Lawrence, Day-Lewis and 'Argo' take home top prizes at the SAG
By David Germain, AP
January 29, 2013, 12:38 am TWN
LOS ANGELES--The CIA thriller “Argo” continued to steamroll through awards season, winning the top honor for overall cast performance at the Screen Actors Guild Awards.
SAG's lead-acting honors Sunday went to Jennifer Lawrence for her role as a troubled widow in a shaky new relationship in the lost-souls romance “Silver Linings Playbook” and Daniel Day-Lewis as Abraham Lincoln in the Civil War epic “Lincoln.”
Anne Hathaway of “Les Miserables” and Tommy Lee Jones of “Lincoln” won the supporting-acting honors.
“It occurred to me — it was an actor that murdered Abraham Lincoln,” said Day-Lewis, a solid front-runner to join an exclusive list of three-time acting Oscar winners. “And therefore, somehow it is only so fitting that every now and then an actor tries to bring him back to life again.”
It was a brisk, businesslike and fairly bland evening as the actors union handed out honors to a predictable lineup of winners who generally had triumphed at earlier Hollywood ceremonies or past SAG shows.
The SAG cast win came a day after “Argo” claimed the top honor from the Producers Guild of America, whose winner often goes on to claim best picture at the Academy Awards. “Argo” also was a surprise victor two weeks ago at the Golden Globes, where it won best drama and director for Ben Affleck.
The awards momentum positions “Argo” for a rare feat at the Feb. 24 Oscars, where it could become just the fourth film in 85 years to be named best picture without a nomination for its director.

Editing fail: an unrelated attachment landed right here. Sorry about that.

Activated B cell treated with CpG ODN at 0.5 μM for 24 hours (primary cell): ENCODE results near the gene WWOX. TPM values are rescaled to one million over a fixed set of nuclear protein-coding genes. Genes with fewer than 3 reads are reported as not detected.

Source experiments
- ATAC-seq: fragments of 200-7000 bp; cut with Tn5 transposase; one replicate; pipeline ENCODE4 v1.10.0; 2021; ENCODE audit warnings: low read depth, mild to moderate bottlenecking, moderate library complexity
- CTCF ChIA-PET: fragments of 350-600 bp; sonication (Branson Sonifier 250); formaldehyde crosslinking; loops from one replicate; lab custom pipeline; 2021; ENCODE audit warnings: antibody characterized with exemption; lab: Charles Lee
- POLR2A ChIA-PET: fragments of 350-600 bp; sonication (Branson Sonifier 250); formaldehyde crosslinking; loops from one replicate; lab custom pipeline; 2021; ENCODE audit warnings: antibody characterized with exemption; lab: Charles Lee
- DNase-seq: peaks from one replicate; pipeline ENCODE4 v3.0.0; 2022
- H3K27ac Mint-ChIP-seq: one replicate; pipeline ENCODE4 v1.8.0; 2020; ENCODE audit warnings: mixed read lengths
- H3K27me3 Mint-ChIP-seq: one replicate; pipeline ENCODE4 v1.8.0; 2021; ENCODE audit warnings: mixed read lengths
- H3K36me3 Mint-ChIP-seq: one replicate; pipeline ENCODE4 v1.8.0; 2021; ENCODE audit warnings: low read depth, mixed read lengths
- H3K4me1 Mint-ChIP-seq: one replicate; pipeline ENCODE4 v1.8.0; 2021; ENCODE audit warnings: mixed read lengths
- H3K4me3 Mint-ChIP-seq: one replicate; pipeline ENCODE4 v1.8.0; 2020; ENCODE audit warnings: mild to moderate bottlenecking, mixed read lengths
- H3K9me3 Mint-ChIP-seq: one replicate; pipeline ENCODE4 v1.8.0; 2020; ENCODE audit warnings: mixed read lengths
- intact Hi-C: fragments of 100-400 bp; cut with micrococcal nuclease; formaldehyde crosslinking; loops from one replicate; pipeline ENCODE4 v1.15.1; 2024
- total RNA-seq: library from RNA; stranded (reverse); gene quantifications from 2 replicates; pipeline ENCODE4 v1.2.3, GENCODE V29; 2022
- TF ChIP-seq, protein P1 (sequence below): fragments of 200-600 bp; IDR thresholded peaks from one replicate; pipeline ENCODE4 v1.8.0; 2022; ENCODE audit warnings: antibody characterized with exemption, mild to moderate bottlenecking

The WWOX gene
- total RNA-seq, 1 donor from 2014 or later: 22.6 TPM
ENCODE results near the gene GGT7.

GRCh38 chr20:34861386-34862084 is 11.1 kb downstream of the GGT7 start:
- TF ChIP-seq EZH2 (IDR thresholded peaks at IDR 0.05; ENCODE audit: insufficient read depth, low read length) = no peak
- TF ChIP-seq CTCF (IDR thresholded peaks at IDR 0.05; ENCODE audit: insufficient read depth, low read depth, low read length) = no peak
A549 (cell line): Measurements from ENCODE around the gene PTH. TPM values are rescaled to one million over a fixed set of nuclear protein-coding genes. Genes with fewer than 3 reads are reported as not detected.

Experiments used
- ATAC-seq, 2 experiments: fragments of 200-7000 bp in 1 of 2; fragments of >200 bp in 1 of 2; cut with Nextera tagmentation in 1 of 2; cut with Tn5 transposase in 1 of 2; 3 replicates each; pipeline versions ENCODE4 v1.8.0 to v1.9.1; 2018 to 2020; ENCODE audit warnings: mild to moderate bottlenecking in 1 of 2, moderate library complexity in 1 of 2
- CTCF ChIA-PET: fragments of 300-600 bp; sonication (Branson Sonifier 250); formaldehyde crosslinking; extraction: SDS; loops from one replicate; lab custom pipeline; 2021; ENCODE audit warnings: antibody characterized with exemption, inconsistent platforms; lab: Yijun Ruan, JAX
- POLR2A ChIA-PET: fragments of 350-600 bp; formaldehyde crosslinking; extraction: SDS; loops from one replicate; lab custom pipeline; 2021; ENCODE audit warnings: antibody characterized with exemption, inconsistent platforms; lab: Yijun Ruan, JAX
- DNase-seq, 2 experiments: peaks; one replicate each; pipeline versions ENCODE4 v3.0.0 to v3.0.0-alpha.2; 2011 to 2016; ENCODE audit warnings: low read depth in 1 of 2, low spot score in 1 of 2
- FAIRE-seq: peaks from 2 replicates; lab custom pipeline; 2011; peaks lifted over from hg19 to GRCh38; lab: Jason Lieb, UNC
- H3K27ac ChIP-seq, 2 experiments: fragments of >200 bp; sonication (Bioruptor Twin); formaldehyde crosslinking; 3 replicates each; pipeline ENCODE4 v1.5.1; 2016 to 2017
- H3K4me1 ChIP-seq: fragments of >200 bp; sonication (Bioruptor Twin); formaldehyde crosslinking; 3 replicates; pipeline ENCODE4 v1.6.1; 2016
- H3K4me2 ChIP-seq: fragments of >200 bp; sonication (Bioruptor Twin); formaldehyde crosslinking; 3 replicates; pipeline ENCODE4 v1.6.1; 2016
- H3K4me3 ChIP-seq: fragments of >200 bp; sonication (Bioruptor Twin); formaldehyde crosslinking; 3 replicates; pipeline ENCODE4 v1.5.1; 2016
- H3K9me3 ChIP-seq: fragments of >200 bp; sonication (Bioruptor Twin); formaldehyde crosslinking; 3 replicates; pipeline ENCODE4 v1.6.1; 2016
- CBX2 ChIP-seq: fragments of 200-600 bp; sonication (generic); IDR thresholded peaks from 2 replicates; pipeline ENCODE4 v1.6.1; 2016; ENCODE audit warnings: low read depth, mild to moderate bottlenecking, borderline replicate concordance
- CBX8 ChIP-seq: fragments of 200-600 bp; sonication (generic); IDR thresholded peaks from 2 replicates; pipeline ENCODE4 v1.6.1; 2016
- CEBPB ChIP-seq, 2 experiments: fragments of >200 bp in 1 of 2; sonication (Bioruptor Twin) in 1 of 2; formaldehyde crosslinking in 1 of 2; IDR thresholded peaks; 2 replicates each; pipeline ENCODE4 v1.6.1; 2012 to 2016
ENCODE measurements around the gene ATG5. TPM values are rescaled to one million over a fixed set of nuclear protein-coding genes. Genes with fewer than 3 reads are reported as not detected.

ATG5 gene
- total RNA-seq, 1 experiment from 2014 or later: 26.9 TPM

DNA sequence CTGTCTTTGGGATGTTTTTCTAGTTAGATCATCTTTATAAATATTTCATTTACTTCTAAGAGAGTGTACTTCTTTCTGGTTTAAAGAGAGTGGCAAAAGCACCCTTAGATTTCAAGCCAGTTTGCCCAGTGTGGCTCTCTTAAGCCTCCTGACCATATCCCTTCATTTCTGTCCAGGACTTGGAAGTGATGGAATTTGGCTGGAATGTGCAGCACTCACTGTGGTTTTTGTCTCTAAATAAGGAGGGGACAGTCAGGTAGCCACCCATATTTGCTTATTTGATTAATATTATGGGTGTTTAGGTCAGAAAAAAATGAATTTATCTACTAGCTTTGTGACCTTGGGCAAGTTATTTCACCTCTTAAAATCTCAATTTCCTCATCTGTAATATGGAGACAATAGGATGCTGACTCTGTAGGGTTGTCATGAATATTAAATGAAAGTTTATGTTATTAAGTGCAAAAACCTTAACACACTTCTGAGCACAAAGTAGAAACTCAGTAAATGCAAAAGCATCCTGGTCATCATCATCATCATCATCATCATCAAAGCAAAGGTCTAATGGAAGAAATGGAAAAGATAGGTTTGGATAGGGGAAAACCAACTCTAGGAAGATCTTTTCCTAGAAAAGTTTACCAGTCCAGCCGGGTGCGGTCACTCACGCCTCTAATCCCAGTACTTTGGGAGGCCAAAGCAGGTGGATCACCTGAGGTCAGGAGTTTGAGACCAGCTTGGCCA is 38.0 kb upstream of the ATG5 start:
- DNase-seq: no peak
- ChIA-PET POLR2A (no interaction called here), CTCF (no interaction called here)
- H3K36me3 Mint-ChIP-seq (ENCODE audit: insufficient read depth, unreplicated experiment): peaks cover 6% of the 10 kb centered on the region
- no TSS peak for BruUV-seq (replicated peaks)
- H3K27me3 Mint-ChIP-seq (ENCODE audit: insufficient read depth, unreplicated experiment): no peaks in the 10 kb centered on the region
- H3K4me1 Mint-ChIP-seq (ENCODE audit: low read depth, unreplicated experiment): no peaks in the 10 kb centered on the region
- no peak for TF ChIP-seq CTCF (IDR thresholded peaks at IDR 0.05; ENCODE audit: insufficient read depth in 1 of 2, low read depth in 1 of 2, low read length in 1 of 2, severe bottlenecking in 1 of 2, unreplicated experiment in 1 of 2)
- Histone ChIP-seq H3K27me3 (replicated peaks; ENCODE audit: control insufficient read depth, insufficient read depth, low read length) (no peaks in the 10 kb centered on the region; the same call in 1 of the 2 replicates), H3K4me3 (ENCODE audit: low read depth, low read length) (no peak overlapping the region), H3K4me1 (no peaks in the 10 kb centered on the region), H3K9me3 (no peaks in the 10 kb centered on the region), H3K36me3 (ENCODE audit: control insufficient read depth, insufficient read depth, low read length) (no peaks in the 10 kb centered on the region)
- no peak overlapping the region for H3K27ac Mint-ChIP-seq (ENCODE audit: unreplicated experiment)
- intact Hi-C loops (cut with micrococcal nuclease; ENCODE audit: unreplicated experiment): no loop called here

“To me this has nothing to do with me, it has to do with the incredible people who were in this movie,” said Affleck, who also stars in “Argo” and accepted the SAG prize alongside his cast.
Affleck plays CIA agent Tony Mendez, who masterminded the daring rescue of six U.S. Embassy workers in Iran after the 1979 hostage crisis erupted. The Americans were brought out of Iran masquerading as crew members of a fake Hollywood sci-fi movie scouting locations.
A directing nomination at the Oscars usually goes hand in hand with a best-picture win. When Affleck was snubbed for a directing slot, awards analysts initially were counting “Argo” out for the best-picture Oscar, along with Kathryn Bigelow's “Zero Dark Thirty” and Tom Hooper's “Les Miserables,” which also missed out on directing nominations.
Only once in modern times has a film won best picture without a directing nomination, with 1989's “Driving Miss Daisy.” The other two times came in the show's early years, at the first Oscars in 1929 with “Wings” and for 1932's “Grand Hotel.”